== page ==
NY Times – Dr. Catherine Hamlin, an Australian obstetrician and gynecologist who devoted her life to treating Ethiopian women with a devastating childbearing injury and helped develop pioneering techniques to treat it, died on Wednesday at her home in Addis Ababa, Ethiopia’s capital. She was 96.
Her death was announced by the Catherine Hamlin Fistula Foundation in Sydney, Australia, an independent charity she co-founded.
Dr. Hamlin, responding to an advertisement, arrived in Ethiopia with her husband, Reginald Hamlin, also a physician, in 1959 to work as a gynecologist at a hospital in Addis Ababa. But what started as a planned three-year stint turned into a six-decade-long mission in which the two doctors worked closely with women who had a childbearing injury known as obstetric fistula.
The condition is caused when prolonged labor opens a hole in the birth canal, leaving many women incontinent. For Ethiopian women, the injury often led to their being rejected by their husbands and ostracized by their communities.
When Dr. Hamlin and her husband arrived in Ethiopia, there was little to no treatment available for such patients anywhere in the country. Poring through medical books, journals and drawings of operations by other experts, the two developed innovative surgical techniques that are still used in hospitals today.
“We started with small fistulas, which any gynecologist can fix without much training, and gradually tackled more difficult ones,” Dr. Hamlin said in an interview in 2013.
In 2018, the World Health Organization estimated that more than two million young women lived with untreated obstetric fistula in Asia and sub-Saharan Africa.
After performing surgery to repair injuries for many years in Ethiopian hospitals, Dr. Hamlin and her husband built the Addis Ababa Fistula Hospital in 1974 amid a Communist revolution there. They also established a network of clinics and hospitals throughout the country that has provided reconstructive surgery to more than 60,000 Ethiopian women, according to her foundation.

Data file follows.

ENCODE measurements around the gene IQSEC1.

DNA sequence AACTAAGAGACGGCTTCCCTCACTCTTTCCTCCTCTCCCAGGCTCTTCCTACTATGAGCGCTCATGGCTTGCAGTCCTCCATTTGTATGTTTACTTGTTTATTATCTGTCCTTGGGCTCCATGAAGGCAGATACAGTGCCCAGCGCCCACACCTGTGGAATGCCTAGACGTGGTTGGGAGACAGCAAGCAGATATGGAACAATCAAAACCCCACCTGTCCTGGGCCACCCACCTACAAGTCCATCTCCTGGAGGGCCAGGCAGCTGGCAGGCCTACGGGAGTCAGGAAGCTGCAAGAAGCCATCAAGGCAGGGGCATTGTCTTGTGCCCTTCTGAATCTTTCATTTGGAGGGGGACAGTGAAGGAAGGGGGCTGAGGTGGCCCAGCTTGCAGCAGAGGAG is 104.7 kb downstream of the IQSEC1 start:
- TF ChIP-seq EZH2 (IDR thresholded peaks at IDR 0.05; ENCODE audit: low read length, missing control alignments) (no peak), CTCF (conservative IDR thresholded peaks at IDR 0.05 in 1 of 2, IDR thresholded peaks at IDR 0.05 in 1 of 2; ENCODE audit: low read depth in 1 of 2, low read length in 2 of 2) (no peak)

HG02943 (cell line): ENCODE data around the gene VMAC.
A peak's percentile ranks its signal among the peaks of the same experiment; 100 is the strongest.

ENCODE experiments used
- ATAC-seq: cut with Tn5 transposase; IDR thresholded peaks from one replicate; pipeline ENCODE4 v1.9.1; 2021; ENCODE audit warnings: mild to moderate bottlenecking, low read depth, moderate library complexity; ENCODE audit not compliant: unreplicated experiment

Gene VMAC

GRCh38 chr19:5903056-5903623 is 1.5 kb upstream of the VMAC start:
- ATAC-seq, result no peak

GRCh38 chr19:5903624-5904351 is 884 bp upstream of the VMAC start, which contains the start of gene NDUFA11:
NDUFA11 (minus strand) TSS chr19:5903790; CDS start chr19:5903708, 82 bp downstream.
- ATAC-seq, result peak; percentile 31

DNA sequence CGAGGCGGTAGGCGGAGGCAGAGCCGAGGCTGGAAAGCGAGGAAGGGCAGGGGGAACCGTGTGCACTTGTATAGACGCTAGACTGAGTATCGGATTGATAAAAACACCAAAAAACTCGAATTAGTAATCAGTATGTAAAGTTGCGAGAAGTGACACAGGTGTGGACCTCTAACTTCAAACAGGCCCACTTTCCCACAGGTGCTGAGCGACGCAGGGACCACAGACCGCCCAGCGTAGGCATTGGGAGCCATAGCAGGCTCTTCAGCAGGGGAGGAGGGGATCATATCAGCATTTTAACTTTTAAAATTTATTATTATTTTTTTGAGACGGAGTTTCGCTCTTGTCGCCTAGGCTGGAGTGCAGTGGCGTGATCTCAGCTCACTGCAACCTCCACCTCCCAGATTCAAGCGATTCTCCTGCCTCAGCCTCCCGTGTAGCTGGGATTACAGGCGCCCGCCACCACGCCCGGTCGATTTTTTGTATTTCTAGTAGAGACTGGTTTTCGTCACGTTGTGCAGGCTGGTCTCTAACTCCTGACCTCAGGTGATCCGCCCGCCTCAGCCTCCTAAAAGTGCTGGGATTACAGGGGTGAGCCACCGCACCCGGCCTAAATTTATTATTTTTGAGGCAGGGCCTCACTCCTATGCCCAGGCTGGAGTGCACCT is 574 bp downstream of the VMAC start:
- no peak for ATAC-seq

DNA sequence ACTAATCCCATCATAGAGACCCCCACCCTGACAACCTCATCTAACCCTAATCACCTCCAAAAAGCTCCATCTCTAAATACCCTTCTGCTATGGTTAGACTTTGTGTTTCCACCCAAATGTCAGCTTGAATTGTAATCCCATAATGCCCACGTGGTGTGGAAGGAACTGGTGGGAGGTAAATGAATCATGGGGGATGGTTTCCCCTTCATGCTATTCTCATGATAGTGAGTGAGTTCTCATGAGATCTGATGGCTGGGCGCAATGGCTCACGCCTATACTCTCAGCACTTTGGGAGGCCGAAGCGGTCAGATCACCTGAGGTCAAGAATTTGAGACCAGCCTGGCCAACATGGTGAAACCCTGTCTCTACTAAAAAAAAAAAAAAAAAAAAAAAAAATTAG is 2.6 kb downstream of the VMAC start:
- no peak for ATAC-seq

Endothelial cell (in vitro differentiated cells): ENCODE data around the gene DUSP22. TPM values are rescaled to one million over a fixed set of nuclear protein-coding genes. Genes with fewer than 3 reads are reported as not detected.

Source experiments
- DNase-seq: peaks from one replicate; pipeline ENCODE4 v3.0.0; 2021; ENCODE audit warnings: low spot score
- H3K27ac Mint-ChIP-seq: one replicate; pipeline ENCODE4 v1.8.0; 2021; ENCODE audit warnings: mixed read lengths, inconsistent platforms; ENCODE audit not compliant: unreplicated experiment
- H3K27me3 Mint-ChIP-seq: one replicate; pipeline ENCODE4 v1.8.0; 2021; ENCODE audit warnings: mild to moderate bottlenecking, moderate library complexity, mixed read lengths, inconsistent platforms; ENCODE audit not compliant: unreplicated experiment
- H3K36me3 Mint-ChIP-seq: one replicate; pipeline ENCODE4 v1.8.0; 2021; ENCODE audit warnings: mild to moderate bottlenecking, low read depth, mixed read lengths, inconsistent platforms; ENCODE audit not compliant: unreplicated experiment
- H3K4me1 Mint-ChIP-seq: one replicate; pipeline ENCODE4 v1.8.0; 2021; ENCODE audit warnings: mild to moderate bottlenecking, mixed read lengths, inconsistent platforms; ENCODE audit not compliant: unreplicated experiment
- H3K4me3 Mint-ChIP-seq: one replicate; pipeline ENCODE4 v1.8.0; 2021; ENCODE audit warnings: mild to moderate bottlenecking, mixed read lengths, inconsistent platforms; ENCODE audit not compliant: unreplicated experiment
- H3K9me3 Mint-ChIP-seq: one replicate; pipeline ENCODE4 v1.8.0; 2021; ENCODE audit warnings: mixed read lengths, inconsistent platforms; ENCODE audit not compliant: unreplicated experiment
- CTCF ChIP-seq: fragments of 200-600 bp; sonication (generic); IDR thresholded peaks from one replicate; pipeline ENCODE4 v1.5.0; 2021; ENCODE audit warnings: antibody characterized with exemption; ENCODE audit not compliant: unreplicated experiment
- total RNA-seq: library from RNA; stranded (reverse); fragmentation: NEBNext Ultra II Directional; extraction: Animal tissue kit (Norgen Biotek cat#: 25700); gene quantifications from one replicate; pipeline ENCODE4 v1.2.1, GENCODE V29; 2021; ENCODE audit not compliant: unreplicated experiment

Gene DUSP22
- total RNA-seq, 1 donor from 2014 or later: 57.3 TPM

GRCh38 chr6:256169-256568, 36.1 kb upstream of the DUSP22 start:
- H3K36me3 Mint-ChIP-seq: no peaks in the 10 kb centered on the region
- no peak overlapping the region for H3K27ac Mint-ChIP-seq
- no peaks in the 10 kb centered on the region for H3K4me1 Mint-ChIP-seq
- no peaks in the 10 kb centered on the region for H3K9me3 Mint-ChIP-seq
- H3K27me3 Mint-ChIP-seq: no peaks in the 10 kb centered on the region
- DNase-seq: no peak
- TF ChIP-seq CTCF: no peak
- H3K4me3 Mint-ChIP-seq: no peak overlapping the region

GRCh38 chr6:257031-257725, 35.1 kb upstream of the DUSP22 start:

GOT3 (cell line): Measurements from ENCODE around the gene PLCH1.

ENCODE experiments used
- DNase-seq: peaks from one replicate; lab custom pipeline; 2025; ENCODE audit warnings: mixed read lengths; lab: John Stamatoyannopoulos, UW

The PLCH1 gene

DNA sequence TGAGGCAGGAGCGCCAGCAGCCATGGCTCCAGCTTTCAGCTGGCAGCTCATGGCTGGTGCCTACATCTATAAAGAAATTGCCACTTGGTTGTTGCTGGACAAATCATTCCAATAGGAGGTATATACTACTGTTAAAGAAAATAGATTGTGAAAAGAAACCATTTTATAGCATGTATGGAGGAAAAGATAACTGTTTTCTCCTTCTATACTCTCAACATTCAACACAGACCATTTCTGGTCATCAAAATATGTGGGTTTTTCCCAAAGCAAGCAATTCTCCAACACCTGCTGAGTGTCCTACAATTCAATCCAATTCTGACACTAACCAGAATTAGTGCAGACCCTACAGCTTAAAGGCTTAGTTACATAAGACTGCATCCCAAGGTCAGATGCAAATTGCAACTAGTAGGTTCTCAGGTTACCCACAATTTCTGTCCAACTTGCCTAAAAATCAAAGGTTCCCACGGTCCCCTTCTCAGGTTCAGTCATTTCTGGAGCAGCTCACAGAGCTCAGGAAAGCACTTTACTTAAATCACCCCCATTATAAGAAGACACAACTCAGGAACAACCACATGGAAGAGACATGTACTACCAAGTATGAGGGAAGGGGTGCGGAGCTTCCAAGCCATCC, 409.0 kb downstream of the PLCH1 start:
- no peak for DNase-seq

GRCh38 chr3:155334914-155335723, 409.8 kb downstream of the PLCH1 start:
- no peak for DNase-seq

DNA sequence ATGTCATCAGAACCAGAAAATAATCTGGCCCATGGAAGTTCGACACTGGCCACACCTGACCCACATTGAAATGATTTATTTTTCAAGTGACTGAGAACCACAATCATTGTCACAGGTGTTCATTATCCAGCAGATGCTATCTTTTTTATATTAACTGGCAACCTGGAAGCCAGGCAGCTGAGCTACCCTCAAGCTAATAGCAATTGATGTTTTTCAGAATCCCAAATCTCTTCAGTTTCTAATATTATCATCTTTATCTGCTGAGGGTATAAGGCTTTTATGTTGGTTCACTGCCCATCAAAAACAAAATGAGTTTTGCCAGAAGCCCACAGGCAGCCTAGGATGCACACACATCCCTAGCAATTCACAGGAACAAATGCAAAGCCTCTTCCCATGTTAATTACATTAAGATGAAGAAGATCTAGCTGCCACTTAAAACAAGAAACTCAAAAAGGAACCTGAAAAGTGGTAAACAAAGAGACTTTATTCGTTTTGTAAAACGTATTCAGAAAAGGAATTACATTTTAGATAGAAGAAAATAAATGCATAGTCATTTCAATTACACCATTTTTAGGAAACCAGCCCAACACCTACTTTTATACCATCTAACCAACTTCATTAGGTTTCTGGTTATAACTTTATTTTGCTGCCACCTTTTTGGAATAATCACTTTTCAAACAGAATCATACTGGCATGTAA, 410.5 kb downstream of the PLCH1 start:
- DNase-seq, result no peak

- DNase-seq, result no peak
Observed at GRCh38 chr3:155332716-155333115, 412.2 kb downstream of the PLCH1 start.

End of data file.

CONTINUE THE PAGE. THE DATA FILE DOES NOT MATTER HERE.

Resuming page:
In 2014, Dr. Hamlin told The New York Times, “We’re trying to prevent these injuries and wake up the world.”
Dr. Tedros Adhanom Ghebreyesus, the director general of the World Health Organization and a former health minister of Ethiopia, said on Twitter about her death: “You were the best of humanity & very special. We all must continue carrying your mission forward.”
Elinor Catherine Nicholson was born on Jan. 24, 1924, in Sydney. One of six children, she graduated from the University of Sydney School of Medicine in 1946. She met Reginald Hamlin while working as a resident in the Crown Street Women’s Hospital in Sydney.
Twice nominated for a Nobel Peace Prize, Dr. Catherine Hamlin won the Right Livelihood Award in 2009, an international honor given annually to those providing solutions to the most urgent problems facing humanity. In 2012, the government in Ethiopia awarded her honorary citizenship.
At her 90th birthday party in Addis Ababa, her son, Richard, referring to her patients, said: “Catherine has one son and 35,000 daughters.”
In addition to her son, Dr. Hamlin is survived by her sister, Ailsa Pottie; her brothers, Donald and Jock Nicholson; and four grandchildren. Her husband died in 1993.
Last year, Prime Minister Abiy Ahmed of Ethiopia dedicated a statue of her and her husband at the hospital they founded in Addis Ababa.
On Thursday, Mr. Abiy said, “Ethiopia lost a true gem who dedicated more than sixty years to restoring the dignity of thousands of women.”
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